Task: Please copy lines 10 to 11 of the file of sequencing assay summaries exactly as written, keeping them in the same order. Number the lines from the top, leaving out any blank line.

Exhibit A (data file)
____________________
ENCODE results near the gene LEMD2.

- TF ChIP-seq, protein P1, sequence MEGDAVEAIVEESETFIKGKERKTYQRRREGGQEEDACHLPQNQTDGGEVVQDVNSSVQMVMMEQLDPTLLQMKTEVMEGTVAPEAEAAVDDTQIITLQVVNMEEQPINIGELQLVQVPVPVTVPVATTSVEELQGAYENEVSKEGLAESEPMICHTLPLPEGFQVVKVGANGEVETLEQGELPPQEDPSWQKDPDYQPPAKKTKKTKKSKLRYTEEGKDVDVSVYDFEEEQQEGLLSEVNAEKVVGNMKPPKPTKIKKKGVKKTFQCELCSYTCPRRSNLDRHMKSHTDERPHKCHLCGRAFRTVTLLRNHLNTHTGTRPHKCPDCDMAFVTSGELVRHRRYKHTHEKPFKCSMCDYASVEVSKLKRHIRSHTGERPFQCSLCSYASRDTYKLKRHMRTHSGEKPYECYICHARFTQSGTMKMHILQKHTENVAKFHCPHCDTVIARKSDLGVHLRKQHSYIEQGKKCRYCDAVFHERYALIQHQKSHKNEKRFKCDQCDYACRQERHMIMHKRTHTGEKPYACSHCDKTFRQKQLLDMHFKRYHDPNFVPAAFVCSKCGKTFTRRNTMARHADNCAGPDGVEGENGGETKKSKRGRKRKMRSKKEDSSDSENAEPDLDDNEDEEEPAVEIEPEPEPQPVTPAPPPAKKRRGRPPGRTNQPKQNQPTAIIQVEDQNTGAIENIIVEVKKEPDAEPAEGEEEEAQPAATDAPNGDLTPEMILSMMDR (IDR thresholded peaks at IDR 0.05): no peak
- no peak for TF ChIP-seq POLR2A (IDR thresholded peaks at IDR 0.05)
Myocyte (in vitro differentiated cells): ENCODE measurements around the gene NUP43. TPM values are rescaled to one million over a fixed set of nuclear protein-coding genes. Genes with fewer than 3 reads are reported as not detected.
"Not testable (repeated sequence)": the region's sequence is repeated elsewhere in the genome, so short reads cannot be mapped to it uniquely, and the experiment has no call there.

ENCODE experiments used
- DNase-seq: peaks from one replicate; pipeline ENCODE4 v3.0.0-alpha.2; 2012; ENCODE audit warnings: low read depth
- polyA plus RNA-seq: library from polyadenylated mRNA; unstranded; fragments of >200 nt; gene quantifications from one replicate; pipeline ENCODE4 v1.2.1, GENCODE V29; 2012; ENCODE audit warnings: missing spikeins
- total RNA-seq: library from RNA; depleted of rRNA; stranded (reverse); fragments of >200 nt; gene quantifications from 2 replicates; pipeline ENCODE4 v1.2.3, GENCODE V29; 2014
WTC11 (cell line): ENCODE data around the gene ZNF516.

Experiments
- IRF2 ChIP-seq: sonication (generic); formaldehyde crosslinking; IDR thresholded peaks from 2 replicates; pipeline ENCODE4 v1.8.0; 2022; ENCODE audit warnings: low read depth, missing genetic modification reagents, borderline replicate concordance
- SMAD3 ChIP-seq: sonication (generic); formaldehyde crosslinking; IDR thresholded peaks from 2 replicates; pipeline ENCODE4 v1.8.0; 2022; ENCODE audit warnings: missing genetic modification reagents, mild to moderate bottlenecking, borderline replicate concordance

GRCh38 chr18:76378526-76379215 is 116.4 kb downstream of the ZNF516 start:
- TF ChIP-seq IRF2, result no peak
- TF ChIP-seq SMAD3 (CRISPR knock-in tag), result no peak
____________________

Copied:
WTC11 (cell line): ENCODE data around the gene ZNF516.

Experiments